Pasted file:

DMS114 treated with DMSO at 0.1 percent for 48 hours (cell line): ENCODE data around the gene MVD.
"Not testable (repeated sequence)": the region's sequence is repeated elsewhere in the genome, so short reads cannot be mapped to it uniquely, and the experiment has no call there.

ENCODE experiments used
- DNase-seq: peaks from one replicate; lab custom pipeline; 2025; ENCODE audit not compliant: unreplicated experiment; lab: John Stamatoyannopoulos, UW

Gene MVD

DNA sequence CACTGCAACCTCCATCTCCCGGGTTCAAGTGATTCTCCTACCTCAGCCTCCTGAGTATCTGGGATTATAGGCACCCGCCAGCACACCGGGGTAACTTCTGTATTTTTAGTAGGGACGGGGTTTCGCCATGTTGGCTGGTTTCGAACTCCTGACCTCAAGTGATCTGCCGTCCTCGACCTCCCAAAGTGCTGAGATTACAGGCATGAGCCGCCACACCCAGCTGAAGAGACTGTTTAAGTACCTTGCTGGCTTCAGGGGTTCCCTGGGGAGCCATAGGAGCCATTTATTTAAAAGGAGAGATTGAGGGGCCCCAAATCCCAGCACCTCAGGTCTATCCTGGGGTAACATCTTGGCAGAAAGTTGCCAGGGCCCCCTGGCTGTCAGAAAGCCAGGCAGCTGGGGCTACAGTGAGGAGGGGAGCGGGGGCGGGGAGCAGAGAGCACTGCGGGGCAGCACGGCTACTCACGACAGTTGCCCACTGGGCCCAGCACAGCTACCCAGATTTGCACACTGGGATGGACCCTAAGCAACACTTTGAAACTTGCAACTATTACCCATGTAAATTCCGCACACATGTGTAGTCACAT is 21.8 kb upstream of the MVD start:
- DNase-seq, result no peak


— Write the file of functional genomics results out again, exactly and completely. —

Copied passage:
DMS114 treated with DMSO at 0.1 percent for 48 hours (cell line): ENCODE data around the gene MVD.
"Not testable (repeated sequence)": the region's sequence is repeated elsewhere in the genome, so short reads cannot be mapped to it uniquely, and the experiment has no call there.

ENCODE experiments used
- DNase-seq: peaks from one replicate; lab custom pipeline; 2025; ENCODE audit not compliant: unreplicated experiment; lab: John Stamatoyannopoulos, UW

Gene MVD

DNA sequence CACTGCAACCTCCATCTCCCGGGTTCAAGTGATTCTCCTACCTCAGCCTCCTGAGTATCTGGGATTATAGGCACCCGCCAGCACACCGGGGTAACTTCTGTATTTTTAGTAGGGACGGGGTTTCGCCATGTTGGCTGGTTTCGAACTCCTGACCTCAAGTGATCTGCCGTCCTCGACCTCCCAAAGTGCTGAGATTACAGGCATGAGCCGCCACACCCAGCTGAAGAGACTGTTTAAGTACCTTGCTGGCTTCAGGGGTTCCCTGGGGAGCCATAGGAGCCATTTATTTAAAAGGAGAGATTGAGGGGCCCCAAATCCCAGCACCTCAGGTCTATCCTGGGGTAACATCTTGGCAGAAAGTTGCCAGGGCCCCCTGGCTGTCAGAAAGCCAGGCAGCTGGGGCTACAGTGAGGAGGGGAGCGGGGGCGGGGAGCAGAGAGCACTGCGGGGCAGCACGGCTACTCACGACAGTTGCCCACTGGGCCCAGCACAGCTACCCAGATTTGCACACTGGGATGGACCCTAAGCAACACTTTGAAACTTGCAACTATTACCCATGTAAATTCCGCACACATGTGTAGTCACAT is 21.8 kb upstream of the MVD start:
- DNase-seq, result no peak